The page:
How do interest rates affect the share market?

Rising interest rates – a phrase that we have heard a lot of lately. But the Reserve Bank of Australia is on a rate-rise tear to combat record-high inflation and slow the pace of economic growth, following in the footsteps of Central Banks around the world.

We’ve been hearing a lot about the impact the higher rates are going to have on the property market, but we haven’t heard too much about the impact on equity markets. But to be blunt, interest rates have an enormous impact on company earnings and equity markets – as everyone participating in the US market has seen this year. Alongside rising rate expectations has come increased volatility and negative returns as investors price in rate rises, reassess growth expectations and refocus on the fundamentals.

Changes in interest rates can impact companies and equity market performance in several ways. As interest rates rise, debt servicing costs increase and squeeze profits. Valuations, especially for growth sectors like technology, can be battered by a jump in rates. Finally, higher rates curb inflation by slowing the economy, an important source of profit for companies.

Here we explain the impact of rising rates on equity markets. We also uncover the sectors best positioned to keep their heads above the rising water.

Why are interest rates rising?

During the pandemic, central banks around the world lowered rates to encourage consumer spending and credit growth on hope of stimulating the economy. However, record low rates over the last two years have caused demand to outpace already stressed supply resulting in soaring inflation.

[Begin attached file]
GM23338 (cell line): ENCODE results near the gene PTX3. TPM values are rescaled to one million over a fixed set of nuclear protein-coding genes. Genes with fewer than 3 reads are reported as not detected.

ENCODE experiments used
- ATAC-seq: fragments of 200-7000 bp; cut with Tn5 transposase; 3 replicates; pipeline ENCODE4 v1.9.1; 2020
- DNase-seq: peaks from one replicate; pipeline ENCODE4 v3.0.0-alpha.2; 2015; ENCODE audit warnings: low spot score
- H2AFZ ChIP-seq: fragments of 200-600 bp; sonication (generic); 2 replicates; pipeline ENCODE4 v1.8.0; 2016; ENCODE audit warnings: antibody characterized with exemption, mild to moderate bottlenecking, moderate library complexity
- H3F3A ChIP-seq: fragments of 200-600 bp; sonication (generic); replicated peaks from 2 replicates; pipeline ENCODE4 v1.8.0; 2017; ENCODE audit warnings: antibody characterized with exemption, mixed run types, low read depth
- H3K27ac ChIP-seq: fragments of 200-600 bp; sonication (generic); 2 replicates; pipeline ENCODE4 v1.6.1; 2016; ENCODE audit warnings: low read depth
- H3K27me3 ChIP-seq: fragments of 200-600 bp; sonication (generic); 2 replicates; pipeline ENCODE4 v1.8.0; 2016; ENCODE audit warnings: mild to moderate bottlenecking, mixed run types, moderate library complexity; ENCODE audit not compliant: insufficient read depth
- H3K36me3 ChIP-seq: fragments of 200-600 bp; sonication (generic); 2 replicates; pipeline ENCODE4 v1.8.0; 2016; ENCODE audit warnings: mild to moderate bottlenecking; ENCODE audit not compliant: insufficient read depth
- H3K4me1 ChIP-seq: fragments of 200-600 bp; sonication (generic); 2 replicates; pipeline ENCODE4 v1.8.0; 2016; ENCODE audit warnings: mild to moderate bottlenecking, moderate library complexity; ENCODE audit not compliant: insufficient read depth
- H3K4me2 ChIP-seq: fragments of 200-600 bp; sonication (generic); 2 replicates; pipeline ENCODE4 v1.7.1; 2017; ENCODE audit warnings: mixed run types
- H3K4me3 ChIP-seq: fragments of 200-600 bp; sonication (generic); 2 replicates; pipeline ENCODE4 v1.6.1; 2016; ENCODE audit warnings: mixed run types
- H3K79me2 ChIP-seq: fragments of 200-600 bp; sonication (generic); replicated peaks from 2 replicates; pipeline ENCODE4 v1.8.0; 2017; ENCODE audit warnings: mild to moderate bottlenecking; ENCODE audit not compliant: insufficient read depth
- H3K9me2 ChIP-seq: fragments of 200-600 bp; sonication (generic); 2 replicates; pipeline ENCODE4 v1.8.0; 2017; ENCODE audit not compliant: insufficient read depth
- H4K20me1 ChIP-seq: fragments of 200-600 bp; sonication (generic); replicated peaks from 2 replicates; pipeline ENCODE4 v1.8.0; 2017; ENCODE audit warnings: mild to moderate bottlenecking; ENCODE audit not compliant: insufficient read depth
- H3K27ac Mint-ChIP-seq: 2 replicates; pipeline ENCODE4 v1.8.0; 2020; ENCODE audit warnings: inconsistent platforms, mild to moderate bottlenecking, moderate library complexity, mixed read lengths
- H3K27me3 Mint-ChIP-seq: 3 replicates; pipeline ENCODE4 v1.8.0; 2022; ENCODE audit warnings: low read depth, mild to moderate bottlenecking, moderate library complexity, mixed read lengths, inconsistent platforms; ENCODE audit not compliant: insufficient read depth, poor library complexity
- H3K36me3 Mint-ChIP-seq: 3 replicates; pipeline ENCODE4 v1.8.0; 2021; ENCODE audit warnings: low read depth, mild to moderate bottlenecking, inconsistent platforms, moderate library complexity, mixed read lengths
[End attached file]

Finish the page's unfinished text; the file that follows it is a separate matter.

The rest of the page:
The Reserve Bank joined compatriots in the US, New Zealand, Canada and the United Kingdom in raising rates earlier this month. Investors expect multiple additional rate hikes from central banks this year.

Relationship between rates and equities

As interest rates rise, the cost for companies to borrow money increases.

Whether companies borrow money from a bank in the form of a business loan or they sell fixed income products such as corporate bonds to bring in cash, rising rates mean everything costs more.

Each dollar companies use to service debt is a dollar that will not be counted in net profits, and a dollar that won’t be paid out to shareholders in the form of dividends.

Businesses with higher returns on capital can typically fund their operations from existing cash flows, and therefore have less need for debt. In contrast, debt-intensive companies typically have lower returns on capital, meaning they may have inadequate cash flow to support their operations. This can be exacerbated by rising inflation, which could see rises in funding costs, leases, wages etc.

Source: Morningstar

Why are tech stocks being hit harder?

Generally, when interest rates are low, future profits are valued more highly. Conversely, when interest rates rise, promises of future profits become less valuable. This dynamic between interest rates and future profits weighs most heavily on new and growing companies where most profits are still years away, most emblematically in the technology sector.

The process of determining the fair value of a stock is called valuation. The most common valuation method is the discounted cash flow model (DCF). The main idea behind a DCF model is relatively simple: a stock’s worth is equal to the present value of all its estimated future cash flows.

Let’s do a quick example to show how changing interest rates affects the future value of a company’s profits.

With an interest rate of 2%, a company forecast to make $1,000 in 10 years has a present value of $980.39. When the interest rate is at 8%, the same company in 10 years’ time only has a present value of $925.93.